Well of Sorrows
Benjamin Tate's shallow well of good intentions
|Well Of Sorrows
By Benjamin Tate
(DAW Books, May 3, 2011
Paperback: 560 pages
Despite the contempt in which the genre is often held, fantasy is probably the most difficult literary field in which to do really good work. Not only must the writer create characters and plot, they must also create a self-consistent, entirely imaginary setting in which those characters and that plot can exist: a world, or what Tolkien called a sub-creation.
Ideally, this other world will be so fully-rendered the reader will not only suspend disbelief, but will believe, will in a very real sense, enter that world, will visit that sub-creation, as many of us have tarried, for example, in worlds as disparate as Tolkien's own vast and multi-faceted Middle Earth to Mervyn Peake's claustrophobic Castle Gormenghast.
This is escape in the best sense of the term; those who scoff at such escapism often than not resemble jailors more than anything else. (The thought is not original to me. If you have not had the pleasure, allow me to point you toward's Tolkien's remarkable essay, On Fairy Stories, available in The Tolkien Reader, and elsewhere.) It is an escape into the other, rather than from from the "real world". Those of us who find joy in visiting Middle Earth most often are also happy to come home to our own world again. The escape that fantasy offers is the escape of discovery and exploration. But I digress.
The point is, a successful fantasy must include all those elements required by fiction set in the here and now, and a great deal more. In particular, its sub-creation must be every bit as convincing, as real, as that of a novel set in, say, Russia during the Napoleonic wars.
Unfortunately, and despite the writer's undeniably admirable ambitions, my latest foray into the genre, Benjamin Tate's Well of Sorrows, is another disappointment. Indeed, this novel is one that doesn't manage to attain even mediocrity. Its geography is bland, poorly delineated and unconvincing; its multiple societies — human and otherwise — are nearly indistiguishable beneath their cliché'd surface trappings; and its characters struggle to achieve even a single dimension.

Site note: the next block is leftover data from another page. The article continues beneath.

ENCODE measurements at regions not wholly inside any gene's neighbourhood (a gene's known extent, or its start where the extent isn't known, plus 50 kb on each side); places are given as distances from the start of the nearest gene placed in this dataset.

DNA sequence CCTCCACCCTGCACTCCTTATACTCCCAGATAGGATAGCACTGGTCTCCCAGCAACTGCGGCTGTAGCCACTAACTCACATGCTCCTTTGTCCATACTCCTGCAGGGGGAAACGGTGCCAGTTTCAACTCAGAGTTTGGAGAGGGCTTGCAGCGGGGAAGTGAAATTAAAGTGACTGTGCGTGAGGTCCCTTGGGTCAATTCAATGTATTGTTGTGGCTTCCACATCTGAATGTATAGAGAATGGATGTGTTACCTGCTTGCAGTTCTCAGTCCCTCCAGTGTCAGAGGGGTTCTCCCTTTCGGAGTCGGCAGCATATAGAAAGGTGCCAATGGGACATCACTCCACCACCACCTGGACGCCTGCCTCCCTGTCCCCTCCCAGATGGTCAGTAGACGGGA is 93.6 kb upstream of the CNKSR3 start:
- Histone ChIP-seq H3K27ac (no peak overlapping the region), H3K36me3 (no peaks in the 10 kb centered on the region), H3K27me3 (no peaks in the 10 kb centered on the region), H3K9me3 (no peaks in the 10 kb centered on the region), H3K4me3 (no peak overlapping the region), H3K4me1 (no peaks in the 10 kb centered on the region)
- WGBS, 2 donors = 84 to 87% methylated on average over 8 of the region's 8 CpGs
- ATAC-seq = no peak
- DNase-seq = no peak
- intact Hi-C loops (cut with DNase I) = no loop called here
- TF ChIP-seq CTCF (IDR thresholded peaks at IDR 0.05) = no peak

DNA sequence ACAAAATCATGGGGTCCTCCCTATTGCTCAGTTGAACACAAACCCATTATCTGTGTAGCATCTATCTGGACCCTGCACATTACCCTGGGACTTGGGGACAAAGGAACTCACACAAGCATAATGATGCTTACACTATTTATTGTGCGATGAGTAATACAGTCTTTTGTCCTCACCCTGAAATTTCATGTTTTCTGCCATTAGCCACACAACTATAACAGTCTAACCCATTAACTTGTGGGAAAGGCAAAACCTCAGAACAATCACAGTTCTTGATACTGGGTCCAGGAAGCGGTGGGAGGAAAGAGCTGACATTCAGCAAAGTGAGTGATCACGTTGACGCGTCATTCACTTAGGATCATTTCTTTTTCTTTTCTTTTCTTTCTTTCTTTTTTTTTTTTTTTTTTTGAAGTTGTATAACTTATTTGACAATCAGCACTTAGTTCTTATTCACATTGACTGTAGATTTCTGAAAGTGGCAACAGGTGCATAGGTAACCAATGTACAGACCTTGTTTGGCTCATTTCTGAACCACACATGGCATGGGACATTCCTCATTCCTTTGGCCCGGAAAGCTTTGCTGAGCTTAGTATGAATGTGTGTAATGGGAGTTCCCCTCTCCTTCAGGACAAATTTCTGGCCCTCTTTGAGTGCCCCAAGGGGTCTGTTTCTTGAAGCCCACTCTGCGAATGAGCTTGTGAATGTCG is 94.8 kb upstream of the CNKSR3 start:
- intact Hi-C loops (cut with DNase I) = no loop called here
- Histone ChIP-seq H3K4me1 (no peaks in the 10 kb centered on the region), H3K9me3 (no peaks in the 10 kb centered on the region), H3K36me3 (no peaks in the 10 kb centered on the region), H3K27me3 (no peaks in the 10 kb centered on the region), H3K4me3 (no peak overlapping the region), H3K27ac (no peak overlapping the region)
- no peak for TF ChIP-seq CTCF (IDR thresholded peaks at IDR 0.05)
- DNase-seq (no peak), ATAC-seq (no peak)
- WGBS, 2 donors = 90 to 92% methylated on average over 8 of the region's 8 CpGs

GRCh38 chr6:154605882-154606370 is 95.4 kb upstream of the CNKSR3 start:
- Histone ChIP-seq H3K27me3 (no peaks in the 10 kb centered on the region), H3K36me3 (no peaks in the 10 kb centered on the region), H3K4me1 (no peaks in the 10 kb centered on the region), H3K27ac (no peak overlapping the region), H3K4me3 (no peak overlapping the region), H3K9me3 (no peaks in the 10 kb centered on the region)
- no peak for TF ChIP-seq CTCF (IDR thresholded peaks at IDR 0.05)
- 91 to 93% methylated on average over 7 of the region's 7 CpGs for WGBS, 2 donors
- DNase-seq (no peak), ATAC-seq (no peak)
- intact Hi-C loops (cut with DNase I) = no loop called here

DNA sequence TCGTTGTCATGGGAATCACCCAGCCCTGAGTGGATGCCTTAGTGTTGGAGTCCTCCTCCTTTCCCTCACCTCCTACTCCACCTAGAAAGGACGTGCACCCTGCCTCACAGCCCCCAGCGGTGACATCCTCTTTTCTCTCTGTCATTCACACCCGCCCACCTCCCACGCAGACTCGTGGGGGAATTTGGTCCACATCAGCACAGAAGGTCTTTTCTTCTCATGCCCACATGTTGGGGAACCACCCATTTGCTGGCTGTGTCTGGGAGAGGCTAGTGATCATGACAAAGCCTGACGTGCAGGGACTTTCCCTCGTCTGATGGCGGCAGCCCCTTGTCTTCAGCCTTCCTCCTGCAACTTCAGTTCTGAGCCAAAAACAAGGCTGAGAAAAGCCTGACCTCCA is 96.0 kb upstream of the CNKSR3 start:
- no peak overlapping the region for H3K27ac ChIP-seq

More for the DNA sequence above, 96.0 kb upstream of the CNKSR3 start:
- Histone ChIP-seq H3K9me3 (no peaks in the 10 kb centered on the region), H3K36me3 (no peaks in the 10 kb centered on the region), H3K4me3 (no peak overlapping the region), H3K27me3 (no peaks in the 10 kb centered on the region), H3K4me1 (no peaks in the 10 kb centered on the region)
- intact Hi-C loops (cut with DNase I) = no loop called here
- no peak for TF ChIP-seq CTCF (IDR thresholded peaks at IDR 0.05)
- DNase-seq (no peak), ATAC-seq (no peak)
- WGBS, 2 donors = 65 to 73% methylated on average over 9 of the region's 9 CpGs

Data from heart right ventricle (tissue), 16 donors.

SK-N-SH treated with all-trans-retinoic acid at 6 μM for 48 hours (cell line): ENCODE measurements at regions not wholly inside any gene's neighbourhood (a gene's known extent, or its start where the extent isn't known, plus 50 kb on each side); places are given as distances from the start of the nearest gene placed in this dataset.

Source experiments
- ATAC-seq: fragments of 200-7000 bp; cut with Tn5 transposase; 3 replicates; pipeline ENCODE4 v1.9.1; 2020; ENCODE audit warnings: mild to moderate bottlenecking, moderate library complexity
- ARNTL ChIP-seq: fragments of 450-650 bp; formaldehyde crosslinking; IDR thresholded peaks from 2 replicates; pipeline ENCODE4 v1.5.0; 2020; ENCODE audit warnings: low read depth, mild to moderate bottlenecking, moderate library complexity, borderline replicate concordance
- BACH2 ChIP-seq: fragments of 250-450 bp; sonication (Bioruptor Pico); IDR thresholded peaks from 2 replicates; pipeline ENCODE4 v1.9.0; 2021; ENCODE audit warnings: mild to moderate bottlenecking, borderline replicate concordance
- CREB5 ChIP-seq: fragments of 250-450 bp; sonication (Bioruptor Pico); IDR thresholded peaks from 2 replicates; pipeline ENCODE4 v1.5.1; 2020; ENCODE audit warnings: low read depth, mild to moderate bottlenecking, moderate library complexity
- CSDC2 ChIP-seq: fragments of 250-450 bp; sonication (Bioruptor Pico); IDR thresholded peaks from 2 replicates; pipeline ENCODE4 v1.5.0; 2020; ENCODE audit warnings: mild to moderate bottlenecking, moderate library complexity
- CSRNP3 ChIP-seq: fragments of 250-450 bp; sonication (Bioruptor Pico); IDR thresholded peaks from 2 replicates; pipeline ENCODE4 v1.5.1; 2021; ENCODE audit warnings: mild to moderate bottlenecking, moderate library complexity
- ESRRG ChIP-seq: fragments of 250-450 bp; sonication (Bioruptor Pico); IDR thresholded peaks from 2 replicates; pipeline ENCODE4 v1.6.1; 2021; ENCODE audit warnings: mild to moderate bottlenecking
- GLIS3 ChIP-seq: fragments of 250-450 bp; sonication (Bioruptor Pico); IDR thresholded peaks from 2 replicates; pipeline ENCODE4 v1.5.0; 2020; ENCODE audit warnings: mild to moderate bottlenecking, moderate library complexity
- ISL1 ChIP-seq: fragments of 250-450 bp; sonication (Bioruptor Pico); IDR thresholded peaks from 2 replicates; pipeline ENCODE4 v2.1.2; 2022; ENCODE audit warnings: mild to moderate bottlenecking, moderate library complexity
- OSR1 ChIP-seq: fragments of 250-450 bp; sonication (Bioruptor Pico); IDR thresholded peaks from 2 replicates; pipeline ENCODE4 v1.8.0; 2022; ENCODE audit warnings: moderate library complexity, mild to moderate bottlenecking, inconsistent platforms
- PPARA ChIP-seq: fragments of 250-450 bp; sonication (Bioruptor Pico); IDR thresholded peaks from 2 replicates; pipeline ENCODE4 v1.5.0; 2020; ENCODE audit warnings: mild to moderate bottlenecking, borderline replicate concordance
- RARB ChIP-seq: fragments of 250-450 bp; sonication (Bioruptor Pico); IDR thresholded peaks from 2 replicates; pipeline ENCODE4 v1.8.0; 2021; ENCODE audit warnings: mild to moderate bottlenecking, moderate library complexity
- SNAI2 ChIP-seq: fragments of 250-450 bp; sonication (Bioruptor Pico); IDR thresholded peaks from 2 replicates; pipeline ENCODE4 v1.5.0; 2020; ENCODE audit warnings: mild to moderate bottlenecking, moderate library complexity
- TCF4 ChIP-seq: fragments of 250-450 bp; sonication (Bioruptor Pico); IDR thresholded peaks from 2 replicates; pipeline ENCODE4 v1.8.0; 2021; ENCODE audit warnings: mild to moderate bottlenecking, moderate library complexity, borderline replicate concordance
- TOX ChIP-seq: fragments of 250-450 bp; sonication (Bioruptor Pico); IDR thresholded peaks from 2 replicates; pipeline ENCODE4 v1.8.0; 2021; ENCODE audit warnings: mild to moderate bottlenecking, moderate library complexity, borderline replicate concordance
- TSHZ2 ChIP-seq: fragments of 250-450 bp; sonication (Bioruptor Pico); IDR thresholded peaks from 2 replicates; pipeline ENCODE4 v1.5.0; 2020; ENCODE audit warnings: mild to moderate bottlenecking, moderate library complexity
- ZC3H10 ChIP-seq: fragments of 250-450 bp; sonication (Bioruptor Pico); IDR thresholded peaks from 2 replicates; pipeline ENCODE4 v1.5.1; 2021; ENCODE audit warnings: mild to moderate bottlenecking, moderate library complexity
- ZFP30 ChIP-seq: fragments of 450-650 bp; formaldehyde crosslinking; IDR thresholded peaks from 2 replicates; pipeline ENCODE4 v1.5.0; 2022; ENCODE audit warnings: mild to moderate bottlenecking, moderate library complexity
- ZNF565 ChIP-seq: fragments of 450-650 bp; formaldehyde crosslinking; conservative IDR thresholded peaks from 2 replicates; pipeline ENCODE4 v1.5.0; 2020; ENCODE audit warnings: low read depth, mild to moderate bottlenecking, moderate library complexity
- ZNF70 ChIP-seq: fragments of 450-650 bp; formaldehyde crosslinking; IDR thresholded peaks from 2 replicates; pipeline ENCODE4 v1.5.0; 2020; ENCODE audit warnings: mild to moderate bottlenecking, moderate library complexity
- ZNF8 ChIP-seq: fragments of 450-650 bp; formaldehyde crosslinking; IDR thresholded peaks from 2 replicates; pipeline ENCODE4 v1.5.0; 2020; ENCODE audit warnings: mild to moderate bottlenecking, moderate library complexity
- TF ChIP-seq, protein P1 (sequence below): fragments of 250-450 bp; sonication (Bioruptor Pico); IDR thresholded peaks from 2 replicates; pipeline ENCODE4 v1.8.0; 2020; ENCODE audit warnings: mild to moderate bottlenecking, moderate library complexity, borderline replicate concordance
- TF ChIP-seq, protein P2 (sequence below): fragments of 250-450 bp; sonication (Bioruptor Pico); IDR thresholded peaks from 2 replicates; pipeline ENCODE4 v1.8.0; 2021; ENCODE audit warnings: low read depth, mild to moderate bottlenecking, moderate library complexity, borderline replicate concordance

Worse, the book suffers from a structure that suggets Tate changed his mind about the story he was telling one third of the way through, at which point its first 175 or so pages are essentially thrown away; what started as a bildungsroman becomes something else entirely, with only the most tenuous connection to that in which came before.
The problems start on page 1, with the book's very first sentence: "Colin saw Walter's foot a moment before it connected with his stomach."
Yes, the prose is awkward, but the real problem is with the names and what they show about the world-building to come. Names like Colin and Walter (and later, Karen, among others), sound jarringly contemporary and carry with them all manner of historical and cultural baggage that ties them to our world and our time and place. In no way do they suggest the reader has entered some other world; indeed, I spent the first few pages wondering when Colin would stumble upon a magic wardrobe or a Tardis before it became clear he was already in another world, albeit one with all the verisimilitude of a second-grader's diorama.
By the time, a few pages in, we learn something about Colin's time and place, we do so courtesy of an info-dump that is frankly painful to read, and which accurately foreshadows the level of prose, of dialogue and characterizations to come.